Truckee adventure racer back on track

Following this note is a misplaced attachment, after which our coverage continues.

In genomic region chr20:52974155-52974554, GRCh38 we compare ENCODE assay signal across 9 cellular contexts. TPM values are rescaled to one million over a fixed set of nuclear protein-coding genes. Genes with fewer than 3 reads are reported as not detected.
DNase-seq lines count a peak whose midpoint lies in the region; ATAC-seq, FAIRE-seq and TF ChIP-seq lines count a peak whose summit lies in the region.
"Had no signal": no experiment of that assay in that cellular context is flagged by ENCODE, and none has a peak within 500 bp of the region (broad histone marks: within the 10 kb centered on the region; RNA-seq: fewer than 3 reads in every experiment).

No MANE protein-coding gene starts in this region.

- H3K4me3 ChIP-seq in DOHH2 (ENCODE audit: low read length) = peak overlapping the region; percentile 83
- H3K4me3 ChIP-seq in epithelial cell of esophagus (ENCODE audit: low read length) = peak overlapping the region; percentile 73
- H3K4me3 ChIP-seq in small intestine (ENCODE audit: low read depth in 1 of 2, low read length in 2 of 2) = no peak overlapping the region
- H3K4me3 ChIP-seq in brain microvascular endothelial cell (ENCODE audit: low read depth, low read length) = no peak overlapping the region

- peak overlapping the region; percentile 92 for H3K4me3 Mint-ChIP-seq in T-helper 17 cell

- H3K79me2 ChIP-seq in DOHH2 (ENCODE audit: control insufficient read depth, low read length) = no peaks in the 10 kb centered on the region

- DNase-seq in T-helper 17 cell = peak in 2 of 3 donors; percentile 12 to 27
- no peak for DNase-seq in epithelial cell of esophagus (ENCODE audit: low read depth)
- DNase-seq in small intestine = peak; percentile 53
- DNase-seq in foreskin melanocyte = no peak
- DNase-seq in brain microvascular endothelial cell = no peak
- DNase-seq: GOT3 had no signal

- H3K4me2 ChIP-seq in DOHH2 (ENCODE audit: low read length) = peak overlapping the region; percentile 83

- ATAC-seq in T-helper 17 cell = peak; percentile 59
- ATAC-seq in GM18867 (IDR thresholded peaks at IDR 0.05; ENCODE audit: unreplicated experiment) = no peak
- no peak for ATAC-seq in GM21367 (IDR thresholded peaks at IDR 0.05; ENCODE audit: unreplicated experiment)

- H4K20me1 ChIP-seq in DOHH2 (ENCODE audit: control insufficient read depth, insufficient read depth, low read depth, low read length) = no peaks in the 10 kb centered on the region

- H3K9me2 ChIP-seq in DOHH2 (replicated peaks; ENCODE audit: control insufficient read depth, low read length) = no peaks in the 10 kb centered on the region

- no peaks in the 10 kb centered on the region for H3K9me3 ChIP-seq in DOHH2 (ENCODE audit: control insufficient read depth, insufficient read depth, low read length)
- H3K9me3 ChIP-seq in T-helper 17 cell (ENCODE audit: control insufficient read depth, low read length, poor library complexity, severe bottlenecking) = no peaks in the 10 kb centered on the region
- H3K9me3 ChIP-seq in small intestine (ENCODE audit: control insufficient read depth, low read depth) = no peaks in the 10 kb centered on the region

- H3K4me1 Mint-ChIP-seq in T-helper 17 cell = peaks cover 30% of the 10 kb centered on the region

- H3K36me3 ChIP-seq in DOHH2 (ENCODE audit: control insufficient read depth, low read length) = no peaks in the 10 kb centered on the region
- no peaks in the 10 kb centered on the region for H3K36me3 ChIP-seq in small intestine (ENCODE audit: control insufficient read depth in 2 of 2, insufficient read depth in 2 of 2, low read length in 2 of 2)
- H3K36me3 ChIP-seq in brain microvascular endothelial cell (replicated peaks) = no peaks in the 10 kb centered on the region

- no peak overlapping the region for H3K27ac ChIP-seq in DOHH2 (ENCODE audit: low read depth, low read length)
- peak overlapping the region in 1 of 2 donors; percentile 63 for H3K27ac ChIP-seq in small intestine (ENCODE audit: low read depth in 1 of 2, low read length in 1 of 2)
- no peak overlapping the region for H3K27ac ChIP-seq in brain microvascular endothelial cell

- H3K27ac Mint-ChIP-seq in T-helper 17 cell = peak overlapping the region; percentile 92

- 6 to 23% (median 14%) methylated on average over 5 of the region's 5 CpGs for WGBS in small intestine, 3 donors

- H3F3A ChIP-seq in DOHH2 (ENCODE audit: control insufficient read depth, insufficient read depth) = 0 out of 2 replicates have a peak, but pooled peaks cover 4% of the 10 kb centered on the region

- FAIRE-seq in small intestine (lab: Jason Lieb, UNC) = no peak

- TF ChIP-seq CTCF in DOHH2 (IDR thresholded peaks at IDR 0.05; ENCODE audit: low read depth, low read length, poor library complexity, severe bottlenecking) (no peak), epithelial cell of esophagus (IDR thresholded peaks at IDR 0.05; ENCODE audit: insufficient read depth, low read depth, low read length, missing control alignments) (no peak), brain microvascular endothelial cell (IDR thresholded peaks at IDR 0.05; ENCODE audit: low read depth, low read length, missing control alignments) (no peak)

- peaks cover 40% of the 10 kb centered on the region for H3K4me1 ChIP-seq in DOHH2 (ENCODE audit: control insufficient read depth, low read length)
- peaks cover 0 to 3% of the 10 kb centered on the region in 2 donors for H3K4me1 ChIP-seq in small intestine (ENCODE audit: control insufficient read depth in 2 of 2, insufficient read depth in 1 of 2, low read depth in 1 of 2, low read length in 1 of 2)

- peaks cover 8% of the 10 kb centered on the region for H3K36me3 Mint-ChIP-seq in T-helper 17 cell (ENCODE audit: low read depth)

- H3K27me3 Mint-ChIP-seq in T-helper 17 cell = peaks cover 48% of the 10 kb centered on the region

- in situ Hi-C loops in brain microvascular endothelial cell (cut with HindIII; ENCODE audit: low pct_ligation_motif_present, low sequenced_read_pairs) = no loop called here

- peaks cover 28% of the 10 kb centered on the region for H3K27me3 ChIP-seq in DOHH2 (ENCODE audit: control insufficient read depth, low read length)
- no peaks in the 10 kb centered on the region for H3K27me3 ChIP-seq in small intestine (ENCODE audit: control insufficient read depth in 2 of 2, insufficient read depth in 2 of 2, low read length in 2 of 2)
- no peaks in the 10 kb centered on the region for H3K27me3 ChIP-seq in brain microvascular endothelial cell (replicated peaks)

After more than a year-and-a-half hiatus from her sport of specialty, Truckees Susan Bower is back on the adventure racing scene.She never planned on straying from the unique discipline in the first place. But giving birth to twin boys will do that.Its a passion of mine, Bower, 38, said of adventure racing. I never wanted to drop it. But with three kids (including 4-year-old Zach) I think I needed to keep that as a goal (while not racing). Plus it keeps me healthy; and I love doing it.Once a member of Team Thin Air along with husband Scott, which competed with success in the Tahoe-based Big Blue Adventure Series, Bower took a break from the sport from January 2006 until September 2007.At that point, with twins Ian and Ben no longer infants theyre now 16 months old Bower dove back into the Big Blue Adventure Series. She did the 6- to 12-hour Big Blue and the 24-hour Big Blue in September, then tackled her first-ever triathlon later that month.Bower won the XTERRA triathlon in Incline Village, which was held the day before the XTERRA USA Championship.A friend actually made me do it, and it was amazing, Bower said. Its kind of like adventure racing, with the transitions and (multiple sports).At one of the Big Blue races, members of a competing Bay-Area team approached Bower and asked if she wanted to join their squad, Dirty Avocados. She agreed.So far this year Bower has competed in two adventure races one with the Dirty Avocados and another with her old team, Subaru, now Team Bones. Both events, Bower explained, could be classified as expedition adventure races because of the sheer distance teams must cover.First up was the SOLE Baja Travesia in March, a 400-kilometer race traversing Mexicos Baja Peninsula, starting from the Sea of Cortez and ending at Ensenada on the Pacific coast. Teams had to paddleboard, kayak, bike, trek, canyoneer and travel in Baja rally cars.Racing with the Dirty Avocados for the first time, Bower and her teammates placed a disappointing 11th out of 18 teams after getting lost and burning 24 hours getting back on track.You can be a really fast team, but if you have trouble navigating, it doesnt matter, Bower said, adding that navigating perhaps is the most key component in adventure racing.The ability to stay awake is huge, too, as Bower received just four hours of sleep in five days of racing.People talk about sleep monsters, when they get hallucinations (because of sleep deprivation). I dont get it. But sometimes you get so tired you can walk and practically be sleeping at the same time, Bower said.At the end of April, Bower took on the Costa Rica Coast to Coast Challenge Race with her old Subaru team. The 500-kilometer race (310 miles) was equally demanding physically, requiring trekking, biking and paddling through some of Costa Ricas most gnarly terrain. Bower lost every toenail, all of which had already been brutalized in the Baja race. And yet she enjoys such bodily punishment over multiple days.I like the length of expedition races, she said. I like going out there for five days or more. Thats amazing. I love going day after day, seeing sunrise, sunset, sunrise, sunset.Now, with toenails half grown in, Bower is making plans to race Primal Quest 2008 with the Dirty Avocados.Touted on its Web site as the The Worlds Most Challenging Human Endurance Competition, Primal Quest is scheduled for Big Sky Country, Mont., from June 23 through July 2.Its hardcore. But thats part of the appeal for Bower, who competed in Primal Quest 2004 on Washingtons San Juan Islands.In preparation, shes training about 10 hours a week. But she must be creative to squeeze in the time.I used to train with Zach a lot, but now with three kids, its all about time management for me, she said. When theyre sleeping during the day Im doing yoga or biking or running. I just have to be really efficient.
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